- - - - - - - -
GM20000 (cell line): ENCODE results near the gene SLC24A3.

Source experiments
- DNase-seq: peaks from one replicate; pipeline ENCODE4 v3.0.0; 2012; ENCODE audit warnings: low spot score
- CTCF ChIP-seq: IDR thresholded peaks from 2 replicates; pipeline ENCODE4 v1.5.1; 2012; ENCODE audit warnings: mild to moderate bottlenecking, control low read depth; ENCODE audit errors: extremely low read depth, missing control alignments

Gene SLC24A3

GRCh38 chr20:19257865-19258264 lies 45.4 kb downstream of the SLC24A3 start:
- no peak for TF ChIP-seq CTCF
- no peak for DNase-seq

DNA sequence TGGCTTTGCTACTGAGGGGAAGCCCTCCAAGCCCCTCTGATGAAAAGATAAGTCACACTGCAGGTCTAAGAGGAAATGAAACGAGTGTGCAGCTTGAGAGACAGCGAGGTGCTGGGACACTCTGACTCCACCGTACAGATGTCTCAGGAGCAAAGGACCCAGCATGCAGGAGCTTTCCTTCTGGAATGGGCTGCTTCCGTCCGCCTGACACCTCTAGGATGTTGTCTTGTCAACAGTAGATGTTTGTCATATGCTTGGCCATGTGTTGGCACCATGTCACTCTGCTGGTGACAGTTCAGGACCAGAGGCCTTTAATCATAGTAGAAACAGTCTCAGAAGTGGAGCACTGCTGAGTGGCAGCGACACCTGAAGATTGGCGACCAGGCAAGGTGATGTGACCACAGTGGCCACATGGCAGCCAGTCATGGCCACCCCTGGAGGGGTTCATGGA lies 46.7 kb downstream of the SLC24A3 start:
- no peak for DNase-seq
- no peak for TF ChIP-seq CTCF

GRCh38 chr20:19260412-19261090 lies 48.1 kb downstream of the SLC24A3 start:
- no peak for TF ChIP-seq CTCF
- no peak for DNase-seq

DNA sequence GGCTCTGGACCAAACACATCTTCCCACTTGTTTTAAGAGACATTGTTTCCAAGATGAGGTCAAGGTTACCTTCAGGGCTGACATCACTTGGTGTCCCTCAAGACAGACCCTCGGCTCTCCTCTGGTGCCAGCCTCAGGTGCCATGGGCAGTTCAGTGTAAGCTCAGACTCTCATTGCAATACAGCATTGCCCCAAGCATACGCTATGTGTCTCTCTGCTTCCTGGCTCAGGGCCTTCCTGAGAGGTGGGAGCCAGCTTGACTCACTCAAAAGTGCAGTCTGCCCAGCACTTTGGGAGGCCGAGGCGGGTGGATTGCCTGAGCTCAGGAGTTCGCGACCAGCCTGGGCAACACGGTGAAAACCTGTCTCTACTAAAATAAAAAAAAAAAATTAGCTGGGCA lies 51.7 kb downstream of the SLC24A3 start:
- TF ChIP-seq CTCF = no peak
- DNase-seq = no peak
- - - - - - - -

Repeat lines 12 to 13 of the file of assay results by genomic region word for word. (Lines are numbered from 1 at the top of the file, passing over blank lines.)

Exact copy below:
GRCh38 chr20:19260412-19261090 lies 48.1 kb downstream of the SLC24A3 start:
- no peak for TF ChIP-seq CTCF